The ever-increasing requirements for assessment in education often seek evidence-based practice, but such practice need not be confined to summative testing. This presentation looks at formative assessment and co-construction using Vygotsky’s zone of proximal development (ZPD) in tandem with Vygotsky and Sakharov’s dual stimulation method. Using project collaboration as the unit of analysis, this research demonstrates that the power of Vygotsky and Sakharov’s method is its ability to track and illustrate the conceptual developmental pathway. The multimodal data presented in this presentation trace such development through evolving explanatory animation artefacts co-constructed by primary school students. The implication of this research is that creating a mutual ZPD is a key to meaningful assessment.
As Sutter (2001) noted, there is a strong connection between the ZPD and Vygotsky and Sakharov’s dual stimulation method as “twin concepts in Vygotsky’s cultural-historical psychology” (p. 18).
Vygotsky and Sakharov's dual stimulation method was used as a theoretical framework to conduct the current study due to the close unity between conceptual tasks and their resolution. The dual stimulation method requires that “the subject must be faced with a task that can only be resolved through the formation of concepts” (Vygotsky, 1987, p. 124). Vygotsky explained the nature of this link by stating that “the path through which the task is resolved in the experiment corresponds with the actual process of concept formation” (Vygotsky, 1987, p. 128). This research provides a chronology of the children's conceptual consolidation by providing a tangible insight into the children's evolving mental models.
Mutual Zones of Proximal Development (John Steiner, 2000)
Figure 1. Overlap within Vygotsky’s Zone of Proximal Development (Jacobs, 2015)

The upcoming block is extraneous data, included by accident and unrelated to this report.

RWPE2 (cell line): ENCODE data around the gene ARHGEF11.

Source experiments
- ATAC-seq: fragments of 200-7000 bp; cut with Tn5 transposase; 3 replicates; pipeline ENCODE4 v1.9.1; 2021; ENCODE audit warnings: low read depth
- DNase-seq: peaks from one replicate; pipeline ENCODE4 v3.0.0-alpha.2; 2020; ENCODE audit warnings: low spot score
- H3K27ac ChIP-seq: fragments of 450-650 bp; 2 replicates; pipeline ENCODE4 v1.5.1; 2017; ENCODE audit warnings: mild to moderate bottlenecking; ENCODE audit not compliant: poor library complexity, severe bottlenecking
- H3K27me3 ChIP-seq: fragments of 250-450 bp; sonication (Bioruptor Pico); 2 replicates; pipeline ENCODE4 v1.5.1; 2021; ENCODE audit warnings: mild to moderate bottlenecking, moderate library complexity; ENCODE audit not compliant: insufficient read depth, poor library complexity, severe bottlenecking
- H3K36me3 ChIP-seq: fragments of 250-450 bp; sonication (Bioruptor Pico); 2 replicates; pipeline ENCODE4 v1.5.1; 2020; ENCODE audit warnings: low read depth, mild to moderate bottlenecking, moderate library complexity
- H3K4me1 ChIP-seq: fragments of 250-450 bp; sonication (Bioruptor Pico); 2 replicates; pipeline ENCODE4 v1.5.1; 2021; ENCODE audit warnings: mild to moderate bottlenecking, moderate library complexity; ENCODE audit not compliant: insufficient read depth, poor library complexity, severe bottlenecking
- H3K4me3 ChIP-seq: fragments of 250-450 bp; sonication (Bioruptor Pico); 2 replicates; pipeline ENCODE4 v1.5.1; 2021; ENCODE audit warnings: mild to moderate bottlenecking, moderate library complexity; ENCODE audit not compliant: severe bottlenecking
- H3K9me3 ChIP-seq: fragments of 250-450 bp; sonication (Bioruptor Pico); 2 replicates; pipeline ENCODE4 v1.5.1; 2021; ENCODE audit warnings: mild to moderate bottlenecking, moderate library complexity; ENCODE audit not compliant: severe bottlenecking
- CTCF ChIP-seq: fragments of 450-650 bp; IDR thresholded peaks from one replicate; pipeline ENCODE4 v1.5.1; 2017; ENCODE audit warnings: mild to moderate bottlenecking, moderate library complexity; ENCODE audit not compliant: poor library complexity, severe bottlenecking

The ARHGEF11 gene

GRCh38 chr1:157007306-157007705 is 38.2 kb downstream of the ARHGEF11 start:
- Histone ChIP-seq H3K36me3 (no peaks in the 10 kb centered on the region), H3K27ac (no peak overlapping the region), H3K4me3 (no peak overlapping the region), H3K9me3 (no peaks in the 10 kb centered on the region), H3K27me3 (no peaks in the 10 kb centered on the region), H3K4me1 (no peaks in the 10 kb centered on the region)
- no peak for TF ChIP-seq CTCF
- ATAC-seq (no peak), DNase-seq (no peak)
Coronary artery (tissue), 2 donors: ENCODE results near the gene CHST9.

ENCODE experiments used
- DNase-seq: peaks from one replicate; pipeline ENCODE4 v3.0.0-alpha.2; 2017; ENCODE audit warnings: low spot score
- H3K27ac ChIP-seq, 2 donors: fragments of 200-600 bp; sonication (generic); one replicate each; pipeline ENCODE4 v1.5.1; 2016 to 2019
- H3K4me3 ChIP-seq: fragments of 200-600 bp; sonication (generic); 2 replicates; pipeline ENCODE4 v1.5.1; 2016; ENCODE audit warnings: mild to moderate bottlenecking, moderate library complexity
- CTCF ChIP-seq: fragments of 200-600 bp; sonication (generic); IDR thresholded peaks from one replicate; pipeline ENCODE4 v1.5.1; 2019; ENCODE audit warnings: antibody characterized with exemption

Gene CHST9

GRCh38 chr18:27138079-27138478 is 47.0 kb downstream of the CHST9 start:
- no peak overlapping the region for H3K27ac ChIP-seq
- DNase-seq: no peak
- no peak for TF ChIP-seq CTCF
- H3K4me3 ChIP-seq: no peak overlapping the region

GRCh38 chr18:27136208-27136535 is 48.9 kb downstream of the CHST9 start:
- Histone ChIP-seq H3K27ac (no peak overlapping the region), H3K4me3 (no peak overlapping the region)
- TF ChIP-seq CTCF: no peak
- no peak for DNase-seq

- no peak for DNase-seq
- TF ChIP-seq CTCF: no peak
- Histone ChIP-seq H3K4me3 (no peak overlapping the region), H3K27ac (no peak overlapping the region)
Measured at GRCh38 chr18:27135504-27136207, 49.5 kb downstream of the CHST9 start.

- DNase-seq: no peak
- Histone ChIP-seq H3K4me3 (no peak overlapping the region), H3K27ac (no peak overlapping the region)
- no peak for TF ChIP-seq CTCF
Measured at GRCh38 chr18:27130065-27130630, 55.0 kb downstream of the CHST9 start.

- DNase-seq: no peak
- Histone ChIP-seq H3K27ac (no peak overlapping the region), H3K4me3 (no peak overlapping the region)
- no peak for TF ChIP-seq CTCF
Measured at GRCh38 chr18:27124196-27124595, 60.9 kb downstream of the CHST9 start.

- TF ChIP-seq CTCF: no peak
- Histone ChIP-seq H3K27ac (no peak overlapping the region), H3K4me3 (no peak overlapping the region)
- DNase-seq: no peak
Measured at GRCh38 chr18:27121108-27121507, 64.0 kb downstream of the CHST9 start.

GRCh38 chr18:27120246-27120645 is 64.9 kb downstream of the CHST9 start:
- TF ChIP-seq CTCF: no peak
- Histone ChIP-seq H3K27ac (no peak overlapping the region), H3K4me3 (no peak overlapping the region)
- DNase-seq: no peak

Figure 2. Learning in a mutual ZPD (Jacobs & Cripps Clark, 2018)
Figure 3. Multimodality within the CHAT triangle (Jacobs, 2015)
Figure 4. A synthesis model for activity (Jacobs, Wright & Reynolds, 2017)
The Reverse engineering Explanatory Animation Learning Method (REALM) is based on the constructionist principle that learning is constructed and that learning can be embodied in student-generated artefacts that have an explanatory purpose.
The REALM title came about in preparation for the 2018 AARE conference but Jacobs and Cripps Clark (2018) published the underlying principles earlier this year in the journal Teaching Science. The article was titled Create to critique - Explanatory animation creation as conceptual consolidation which reported some research where Australian primary school students made explanatory animations for the sake of their own learning. REALM is also a theory of learning based on empirical evidence. The theory itself is as follows:
1. Initial research for a conceptual topic begins by first identifying, and then using, correct terminology.
2. An eventual outcome of investigating correct terminology is the identification of relevant components.
3. The pinnacle of conceptual consolidation involves understanding the dynamic relationships that exist between the different components.
4. Conceptual consolidation itself must be understood on a case-by-case basis because, regardless of any similarities, every concept is different (Jacobs & Cripps Clark, 2018, p. 37).
Interestingly, it is not the explanatory animation that is reverse engineered but the concept itself. The evolving explanatory animation documents and embodies the learning, even at the initial storyboarding phase. There is no need to reverse engineer this as both the author (i.e., student) and helper (i.e., teacher, researcher or both) will have first-hand, intimate knowledge of animation as they co-constructed it together in a mutual zone of proximal development.
The theory itself came from the following rubric which was used as a weekly checklist for the animation students in the Storyboard project. What was significant and unexpected was that the progress for all students occurred in the exact same order as the rubric.
Figure 5. A rubric for conceptual consolidation (Jacobs & Cripps Clark, 2018)